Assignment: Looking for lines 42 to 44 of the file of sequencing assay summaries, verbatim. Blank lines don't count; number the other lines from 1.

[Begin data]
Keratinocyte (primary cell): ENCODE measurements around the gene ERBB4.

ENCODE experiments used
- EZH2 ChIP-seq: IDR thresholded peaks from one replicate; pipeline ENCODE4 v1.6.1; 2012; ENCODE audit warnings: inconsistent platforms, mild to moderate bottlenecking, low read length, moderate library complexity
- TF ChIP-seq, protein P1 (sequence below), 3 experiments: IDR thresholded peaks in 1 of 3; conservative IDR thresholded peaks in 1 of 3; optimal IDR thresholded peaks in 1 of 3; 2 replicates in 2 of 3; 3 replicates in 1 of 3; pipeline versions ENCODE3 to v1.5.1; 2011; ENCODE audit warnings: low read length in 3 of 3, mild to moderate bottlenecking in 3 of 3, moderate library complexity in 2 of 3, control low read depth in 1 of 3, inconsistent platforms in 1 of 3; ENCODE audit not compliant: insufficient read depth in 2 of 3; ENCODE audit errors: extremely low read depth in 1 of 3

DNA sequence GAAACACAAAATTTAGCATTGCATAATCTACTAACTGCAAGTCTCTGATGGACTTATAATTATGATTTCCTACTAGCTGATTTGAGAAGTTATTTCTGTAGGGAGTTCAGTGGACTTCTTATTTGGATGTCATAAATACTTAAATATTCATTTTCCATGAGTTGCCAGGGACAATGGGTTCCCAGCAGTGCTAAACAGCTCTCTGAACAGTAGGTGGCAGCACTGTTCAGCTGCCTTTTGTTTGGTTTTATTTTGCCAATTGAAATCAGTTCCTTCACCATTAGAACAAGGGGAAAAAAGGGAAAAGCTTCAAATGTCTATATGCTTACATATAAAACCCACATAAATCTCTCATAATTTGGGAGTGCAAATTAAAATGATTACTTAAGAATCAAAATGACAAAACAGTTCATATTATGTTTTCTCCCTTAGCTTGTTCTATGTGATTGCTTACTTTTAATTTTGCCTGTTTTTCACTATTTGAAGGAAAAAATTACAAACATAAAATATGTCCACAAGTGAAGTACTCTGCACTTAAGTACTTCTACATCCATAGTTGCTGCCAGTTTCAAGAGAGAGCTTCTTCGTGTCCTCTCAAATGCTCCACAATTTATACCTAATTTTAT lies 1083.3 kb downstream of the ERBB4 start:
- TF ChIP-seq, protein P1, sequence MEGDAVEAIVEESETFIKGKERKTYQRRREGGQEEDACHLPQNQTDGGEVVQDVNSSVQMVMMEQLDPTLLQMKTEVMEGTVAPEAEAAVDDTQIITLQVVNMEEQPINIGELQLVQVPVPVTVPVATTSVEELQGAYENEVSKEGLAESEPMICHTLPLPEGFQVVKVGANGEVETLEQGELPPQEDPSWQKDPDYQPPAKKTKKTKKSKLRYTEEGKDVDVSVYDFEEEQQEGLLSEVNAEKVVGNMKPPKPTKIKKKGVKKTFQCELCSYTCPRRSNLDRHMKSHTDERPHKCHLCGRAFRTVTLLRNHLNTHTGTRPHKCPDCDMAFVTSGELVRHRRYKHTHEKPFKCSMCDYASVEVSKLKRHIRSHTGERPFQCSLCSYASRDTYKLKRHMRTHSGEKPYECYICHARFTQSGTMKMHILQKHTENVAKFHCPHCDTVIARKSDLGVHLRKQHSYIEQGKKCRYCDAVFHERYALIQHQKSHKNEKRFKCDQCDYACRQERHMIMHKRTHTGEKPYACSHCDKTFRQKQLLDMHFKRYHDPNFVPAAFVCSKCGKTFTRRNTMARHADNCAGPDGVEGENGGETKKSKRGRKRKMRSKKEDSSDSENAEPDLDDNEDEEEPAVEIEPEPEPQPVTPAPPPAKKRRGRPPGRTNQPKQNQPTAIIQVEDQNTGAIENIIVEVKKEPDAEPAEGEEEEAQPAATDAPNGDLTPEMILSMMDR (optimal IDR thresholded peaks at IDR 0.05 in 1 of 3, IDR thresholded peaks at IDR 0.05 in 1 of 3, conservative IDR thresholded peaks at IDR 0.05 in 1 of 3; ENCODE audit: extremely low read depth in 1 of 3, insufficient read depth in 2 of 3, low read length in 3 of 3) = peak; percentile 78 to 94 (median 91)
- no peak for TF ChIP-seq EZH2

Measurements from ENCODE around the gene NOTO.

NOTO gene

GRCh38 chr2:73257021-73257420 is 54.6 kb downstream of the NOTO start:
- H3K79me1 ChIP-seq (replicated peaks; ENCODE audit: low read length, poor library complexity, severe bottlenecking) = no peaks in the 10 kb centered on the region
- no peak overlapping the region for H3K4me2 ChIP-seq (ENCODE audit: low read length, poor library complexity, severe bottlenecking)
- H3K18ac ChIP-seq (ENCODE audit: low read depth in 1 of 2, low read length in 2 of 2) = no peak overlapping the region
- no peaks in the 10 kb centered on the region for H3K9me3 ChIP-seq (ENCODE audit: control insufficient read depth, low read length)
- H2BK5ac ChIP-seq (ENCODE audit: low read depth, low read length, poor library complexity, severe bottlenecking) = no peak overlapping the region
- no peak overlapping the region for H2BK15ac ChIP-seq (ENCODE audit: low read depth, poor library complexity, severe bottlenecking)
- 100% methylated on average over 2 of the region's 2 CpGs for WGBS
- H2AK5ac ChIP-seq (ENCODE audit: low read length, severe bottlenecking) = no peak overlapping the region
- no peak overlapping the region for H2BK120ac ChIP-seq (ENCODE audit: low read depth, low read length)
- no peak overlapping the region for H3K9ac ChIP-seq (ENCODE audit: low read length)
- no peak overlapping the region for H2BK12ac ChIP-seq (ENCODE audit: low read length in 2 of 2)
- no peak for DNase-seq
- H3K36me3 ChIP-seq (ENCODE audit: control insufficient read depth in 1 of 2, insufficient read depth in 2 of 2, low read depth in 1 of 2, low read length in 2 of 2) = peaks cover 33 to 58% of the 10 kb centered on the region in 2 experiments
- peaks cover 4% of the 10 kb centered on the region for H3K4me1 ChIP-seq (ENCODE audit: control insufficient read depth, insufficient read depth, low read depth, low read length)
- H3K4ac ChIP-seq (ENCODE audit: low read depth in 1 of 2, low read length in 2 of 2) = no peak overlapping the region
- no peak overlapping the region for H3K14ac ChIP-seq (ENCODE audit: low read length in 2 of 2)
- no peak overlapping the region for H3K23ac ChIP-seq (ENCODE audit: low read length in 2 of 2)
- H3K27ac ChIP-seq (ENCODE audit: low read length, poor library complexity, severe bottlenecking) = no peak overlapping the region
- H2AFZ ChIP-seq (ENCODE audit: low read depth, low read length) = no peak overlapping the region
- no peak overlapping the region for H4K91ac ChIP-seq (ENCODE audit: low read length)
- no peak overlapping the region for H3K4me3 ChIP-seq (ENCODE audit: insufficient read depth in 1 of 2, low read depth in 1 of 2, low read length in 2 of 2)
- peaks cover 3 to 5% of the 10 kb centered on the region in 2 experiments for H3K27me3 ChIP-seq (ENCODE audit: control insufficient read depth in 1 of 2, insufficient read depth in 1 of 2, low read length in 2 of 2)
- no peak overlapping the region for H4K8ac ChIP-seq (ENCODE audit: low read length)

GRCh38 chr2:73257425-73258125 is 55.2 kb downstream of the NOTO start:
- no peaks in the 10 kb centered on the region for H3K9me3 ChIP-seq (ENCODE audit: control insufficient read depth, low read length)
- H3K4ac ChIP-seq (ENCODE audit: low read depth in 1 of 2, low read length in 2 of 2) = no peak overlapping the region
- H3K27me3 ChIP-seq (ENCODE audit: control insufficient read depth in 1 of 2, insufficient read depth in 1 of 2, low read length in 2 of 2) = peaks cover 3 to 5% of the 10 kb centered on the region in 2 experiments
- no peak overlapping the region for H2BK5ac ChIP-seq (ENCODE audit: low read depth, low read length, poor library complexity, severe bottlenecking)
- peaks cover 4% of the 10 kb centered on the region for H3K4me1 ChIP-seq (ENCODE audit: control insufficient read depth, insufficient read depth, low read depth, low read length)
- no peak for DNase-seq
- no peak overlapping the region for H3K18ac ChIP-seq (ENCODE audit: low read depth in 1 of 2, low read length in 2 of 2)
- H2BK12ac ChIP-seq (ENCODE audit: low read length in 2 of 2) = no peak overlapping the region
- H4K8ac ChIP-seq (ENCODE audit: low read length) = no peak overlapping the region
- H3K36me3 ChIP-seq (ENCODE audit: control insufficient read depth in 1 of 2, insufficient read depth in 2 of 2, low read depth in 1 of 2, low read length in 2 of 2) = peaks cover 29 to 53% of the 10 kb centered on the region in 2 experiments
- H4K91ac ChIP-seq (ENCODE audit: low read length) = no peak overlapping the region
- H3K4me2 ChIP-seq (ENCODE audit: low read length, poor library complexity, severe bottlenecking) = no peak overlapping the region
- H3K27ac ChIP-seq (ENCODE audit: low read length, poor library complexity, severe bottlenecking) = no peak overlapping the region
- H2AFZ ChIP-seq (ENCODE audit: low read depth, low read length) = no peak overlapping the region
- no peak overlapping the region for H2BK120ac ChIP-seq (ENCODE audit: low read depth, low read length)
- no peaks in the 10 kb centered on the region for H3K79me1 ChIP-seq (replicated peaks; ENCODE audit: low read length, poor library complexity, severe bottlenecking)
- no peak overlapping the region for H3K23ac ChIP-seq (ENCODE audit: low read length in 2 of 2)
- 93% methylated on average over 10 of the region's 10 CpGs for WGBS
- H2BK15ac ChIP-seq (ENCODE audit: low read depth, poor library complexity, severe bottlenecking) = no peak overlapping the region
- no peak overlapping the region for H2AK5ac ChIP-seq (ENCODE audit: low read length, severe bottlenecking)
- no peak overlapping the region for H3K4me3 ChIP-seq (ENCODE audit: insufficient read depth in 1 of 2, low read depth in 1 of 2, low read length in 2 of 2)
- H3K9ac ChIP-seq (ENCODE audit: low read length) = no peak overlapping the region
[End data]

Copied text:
- H2BK12ac ChIP-seq (ENCODE audit: low read length in 2 of 2) = no peak overlapping the region
- H4K8ac ChIP-seq (ENCODE audit: low read length) = no peak overlapping the region
- H3K36me3 ChIP-seq (ENCODE audit: control insufficient read depth in 1 of 2, insufficient read depth in 2 of 2, low read depth in 1 of 2, low read length in 2 of 2) = peaks cover 29 to 53% of the 10 kb centered on the region in 2 experiments